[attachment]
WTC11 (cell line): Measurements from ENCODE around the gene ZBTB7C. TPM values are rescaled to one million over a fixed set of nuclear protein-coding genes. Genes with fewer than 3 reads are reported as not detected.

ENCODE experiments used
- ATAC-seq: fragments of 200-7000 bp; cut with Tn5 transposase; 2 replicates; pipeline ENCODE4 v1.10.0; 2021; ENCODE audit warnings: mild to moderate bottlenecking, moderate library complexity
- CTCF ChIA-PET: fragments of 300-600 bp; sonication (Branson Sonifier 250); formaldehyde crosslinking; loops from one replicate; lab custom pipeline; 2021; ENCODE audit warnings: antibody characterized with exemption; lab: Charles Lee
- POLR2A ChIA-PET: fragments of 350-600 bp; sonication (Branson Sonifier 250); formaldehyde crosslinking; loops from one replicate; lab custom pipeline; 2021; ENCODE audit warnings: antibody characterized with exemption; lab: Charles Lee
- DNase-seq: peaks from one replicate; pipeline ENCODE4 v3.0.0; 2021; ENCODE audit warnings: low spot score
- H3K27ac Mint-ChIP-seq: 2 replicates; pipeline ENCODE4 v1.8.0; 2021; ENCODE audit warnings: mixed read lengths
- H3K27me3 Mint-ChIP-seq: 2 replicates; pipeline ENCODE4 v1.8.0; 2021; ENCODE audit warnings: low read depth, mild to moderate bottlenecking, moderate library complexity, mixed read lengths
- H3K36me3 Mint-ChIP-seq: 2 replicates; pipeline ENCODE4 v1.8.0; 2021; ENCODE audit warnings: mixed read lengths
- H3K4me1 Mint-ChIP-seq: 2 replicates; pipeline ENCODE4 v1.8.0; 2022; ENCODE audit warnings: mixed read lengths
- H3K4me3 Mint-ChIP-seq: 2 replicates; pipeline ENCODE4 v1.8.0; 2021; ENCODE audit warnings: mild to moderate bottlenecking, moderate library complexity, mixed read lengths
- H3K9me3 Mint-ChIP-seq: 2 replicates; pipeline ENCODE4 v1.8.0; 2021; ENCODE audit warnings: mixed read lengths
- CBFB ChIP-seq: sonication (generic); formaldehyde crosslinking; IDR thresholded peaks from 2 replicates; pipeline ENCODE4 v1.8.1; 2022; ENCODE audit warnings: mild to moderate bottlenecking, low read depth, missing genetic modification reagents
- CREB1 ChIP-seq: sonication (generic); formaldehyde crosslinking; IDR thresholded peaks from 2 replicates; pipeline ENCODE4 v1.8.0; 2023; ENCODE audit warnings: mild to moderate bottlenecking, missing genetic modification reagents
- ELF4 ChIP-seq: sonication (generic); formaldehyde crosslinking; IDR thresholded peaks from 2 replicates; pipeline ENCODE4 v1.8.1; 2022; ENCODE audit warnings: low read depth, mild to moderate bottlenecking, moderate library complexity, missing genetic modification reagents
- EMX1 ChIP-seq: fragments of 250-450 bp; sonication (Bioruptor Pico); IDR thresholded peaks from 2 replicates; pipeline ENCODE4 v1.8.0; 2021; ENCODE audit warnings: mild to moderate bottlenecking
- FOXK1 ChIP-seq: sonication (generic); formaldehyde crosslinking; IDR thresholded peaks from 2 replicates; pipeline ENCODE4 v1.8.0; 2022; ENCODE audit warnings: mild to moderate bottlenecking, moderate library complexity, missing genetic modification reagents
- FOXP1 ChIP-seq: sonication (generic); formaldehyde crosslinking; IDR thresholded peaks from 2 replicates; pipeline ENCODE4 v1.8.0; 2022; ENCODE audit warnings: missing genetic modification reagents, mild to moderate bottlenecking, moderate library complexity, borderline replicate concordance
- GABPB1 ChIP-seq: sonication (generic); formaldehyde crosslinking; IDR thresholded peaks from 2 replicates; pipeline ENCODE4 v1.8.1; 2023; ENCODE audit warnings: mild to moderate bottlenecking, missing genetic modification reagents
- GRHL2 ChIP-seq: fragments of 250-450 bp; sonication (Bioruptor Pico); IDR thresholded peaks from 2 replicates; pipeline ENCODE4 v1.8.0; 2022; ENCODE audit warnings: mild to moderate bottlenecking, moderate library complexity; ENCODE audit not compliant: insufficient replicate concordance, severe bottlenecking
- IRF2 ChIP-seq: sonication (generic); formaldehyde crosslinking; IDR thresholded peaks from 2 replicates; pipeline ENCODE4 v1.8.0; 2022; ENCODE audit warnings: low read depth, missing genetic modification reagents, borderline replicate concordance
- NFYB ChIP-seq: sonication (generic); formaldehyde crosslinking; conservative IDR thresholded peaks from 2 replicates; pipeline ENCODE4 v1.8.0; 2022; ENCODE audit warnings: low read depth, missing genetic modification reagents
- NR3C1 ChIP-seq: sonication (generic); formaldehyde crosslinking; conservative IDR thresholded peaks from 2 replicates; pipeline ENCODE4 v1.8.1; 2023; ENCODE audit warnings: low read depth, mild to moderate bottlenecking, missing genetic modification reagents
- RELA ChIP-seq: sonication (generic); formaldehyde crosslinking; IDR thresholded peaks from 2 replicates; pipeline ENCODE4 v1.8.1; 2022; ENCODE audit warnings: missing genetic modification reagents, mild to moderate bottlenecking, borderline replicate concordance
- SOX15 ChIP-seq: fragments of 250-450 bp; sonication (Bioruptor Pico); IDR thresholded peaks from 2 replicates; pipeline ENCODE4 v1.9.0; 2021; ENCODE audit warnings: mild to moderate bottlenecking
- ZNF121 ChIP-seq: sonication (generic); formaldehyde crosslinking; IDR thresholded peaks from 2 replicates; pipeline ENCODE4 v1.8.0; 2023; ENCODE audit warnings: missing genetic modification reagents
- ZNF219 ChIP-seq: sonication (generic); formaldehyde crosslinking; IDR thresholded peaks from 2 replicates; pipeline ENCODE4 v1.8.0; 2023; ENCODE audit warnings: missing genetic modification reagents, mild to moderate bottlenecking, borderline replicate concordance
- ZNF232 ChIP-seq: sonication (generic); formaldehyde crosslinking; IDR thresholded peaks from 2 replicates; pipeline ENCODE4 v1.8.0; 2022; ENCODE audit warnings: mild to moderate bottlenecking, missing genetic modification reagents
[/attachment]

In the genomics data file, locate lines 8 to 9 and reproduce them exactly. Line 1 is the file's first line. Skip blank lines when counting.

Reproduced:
- H3K27me3 Mint-ChIP-seq: 2 replicates; pipeline ENCODE4 v1.8.0; 2021; ENCODE audit warnings: low read depth, mild to moderate bottlenecking, moderate library complexity, mixed read lengths
- H3K36me3 Mint-ChIP-seq: 2 replicates; pipeline ENCODE4 v1.8.0; 2021; ENCODE audit warnings: mixed read lengths